The importance of carers wellbeing in the workplace

Although there is still much work to be done, it is increasingly recognised that being a parent is a full-time job and that working parents (particularly working mothers) need all the help they can get. At Parental Choice we have long been conscious of the challenges of juggling work and childcare and our services have developed to smooth the way to a happier and more productive life both at home and in the office.

However, working parents are not the only sector of the population that is struggling

A recent report from the CIPD and the University of Sheffield (Supporting working carers: How employers and employees can benefit) has highlighted the need for much greater support on behalf of employers for other types of working carer in England and Wales.  

Defining a carer as “anyone who helps or looks after a family member or friend who needs care and support as a result of old age, physical illness, disability, mental health problems or addiction” the report (using figures from the ONS and Carers UK) states that there are 3.7 million such people. Just under half of these (44%) are struggling to balance their work and caring responsibilities. Meanwhile, the caring duties of 700,000 people (28%) equate to a second full-time job, in addition to their full-time paid work. Who are these carers? According to Carers.org, 1 in 5 people aged between 50-64 is a carer but carers can also be young adults or even children. 58% are women.

Impact of Covid-19

In a pre-Coronavirus survey, nearly 70% of older carers said that being a carer had an adverse effect on their mental health Carers providing more than 50 hours of care per week were found to be twice as likely to report ill-health generally as those not providing care. Furthermore, carers providing high levels of care were associated with a 23% higher risk of stroke.

Inevitably, the pandemic has only made the carer’s juggling act harder and has contributed to people reducing their working hours or refusing promotions because of their caring responsibilities. Since more women are carers, this does nothing to help gender equality in the workplace.  Of 970 carers surveyed in the new CIPD report, only 11% said their caring duties did not affect their stress or anxiety levels at work. Sadly, over a quarter hadn’t told anyone at work about their caring duties and over a third said this was because they didn’t believe anything would change if they did.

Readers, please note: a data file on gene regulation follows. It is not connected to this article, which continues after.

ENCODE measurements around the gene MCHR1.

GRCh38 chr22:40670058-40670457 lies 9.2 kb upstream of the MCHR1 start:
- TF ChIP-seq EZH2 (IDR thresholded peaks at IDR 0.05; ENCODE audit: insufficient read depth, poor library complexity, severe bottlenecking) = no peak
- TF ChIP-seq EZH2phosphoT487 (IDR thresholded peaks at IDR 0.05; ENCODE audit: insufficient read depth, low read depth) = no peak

It would be wonderful if the pandemic could be a catalyst for change. On an individual level we have all become more aware of the importance of our health and wellbeing over the last few months and this is the time for employers to recognise their duty of care towards their carer employees. If they don’t, quite simply, they will lose out financially. Hours of productivity are lost every year due to lack of recognition, burnout and low wellbeing and none of this helps the bottom line.

As such, the CIPD has drawn up a list of helpful recommendations for employers as follows:

  1. develop and communicate a carer policy, framework or guidance

  2. introduce flexible working to support working carers

  3. provide carers’ leave (paid or unpaid) and be adaptable when carers need leave at short notice

  4. help line managers to empower carers.

  5. provide information and peer-to-peer support.
How can Parental Choice help?

Parental Choice can certainly help out with that last point. Last year we were delighted to introduce our eldercare services to complement our childcare services. By providing an overview of available care options, as well as sourcing care homes, we can now cater to members of the sandwich generation, ie those caring for children and elderly/vulnerable relatives at the same time.

In our view, carers of all types fulfil a crucial moral function in our society that should be recognised appropriately. Unpaid work is too often undervalued but in fact these unpaid ‘second jobs’ indirectly support our economy. What chance for the future if our children aren’t cared for and educated properly? And think of the additional burden on the NHS and other services without the hours of unpaid care provided by relatives and friends. Society would grind to a halt without its carers and we will continue to champion their needs and develop our services in support of their important work.


Parental Choice helps working families with advice on childcare and eldercare, alongside their childcare search services and sourcing residential care homes for the elderly. 

For advice on care for the elderly get in touch or see our useful resources.

info@parentalchoice.co.uk  |  020 8979 6453

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